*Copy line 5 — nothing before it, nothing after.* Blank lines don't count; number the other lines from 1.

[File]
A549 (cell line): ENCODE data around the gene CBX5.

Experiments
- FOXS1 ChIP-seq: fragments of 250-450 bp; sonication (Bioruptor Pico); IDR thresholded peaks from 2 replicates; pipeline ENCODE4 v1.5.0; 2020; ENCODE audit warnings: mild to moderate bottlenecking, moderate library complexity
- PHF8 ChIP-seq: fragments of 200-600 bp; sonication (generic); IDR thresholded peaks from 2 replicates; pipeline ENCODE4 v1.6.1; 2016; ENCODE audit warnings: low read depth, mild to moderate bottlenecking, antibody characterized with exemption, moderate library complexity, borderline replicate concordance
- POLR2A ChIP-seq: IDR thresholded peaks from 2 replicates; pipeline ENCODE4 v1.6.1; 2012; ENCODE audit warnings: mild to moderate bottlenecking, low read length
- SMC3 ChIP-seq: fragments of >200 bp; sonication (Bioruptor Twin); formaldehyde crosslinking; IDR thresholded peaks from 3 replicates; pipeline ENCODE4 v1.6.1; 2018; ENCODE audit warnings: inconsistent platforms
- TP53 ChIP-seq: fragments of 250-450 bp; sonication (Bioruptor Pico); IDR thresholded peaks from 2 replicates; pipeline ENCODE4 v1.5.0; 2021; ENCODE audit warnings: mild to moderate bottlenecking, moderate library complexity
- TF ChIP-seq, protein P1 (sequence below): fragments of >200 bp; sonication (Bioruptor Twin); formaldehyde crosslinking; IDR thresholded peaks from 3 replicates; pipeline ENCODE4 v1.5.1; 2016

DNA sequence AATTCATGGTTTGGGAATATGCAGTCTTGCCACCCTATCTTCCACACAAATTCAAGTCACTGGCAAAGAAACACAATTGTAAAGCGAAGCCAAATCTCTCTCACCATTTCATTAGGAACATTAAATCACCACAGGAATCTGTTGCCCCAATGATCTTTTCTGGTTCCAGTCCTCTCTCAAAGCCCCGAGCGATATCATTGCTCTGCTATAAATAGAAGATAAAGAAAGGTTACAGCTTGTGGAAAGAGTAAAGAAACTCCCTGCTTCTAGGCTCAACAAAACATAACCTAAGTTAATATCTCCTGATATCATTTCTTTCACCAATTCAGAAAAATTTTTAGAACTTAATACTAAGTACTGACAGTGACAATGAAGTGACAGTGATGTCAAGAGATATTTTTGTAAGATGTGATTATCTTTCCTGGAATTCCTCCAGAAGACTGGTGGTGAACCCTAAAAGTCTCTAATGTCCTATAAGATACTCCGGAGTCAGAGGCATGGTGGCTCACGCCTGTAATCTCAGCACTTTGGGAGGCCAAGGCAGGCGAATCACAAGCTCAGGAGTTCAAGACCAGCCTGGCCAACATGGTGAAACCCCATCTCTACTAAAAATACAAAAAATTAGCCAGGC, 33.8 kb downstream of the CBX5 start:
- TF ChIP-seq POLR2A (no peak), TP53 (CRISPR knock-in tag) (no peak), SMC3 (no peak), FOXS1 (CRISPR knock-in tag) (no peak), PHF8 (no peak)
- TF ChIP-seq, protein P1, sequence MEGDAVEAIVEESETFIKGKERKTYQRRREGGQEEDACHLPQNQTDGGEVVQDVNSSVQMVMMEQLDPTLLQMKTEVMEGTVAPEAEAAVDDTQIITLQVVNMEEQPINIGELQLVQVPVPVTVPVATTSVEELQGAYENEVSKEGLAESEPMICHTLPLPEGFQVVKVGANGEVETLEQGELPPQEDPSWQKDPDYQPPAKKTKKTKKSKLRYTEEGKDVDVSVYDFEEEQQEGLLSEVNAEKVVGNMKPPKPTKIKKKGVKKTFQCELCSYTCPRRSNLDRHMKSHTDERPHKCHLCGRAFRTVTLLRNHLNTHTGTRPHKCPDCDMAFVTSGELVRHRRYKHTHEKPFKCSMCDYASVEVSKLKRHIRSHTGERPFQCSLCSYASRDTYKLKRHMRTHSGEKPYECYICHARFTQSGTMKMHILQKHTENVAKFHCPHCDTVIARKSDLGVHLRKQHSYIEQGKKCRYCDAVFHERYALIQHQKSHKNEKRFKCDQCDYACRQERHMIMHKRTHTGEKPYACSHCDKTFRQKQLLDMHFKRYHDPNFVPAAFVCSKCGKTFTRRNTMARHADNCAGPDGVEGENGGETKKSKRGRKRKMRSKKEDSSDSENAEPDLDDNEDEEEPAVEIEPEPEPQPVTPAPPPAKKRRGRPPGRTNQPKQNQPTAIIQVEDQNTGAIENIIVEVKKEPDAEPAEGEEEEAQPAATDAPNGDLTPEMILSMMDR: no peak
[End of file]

- POLR2A ChIP-seq: IDR thresholded peaks from 2 replicates; pipeline ENCODE4 v1.6.1; 2012; ENCODE audit warnings: mild to moderate bottlenecking, low read length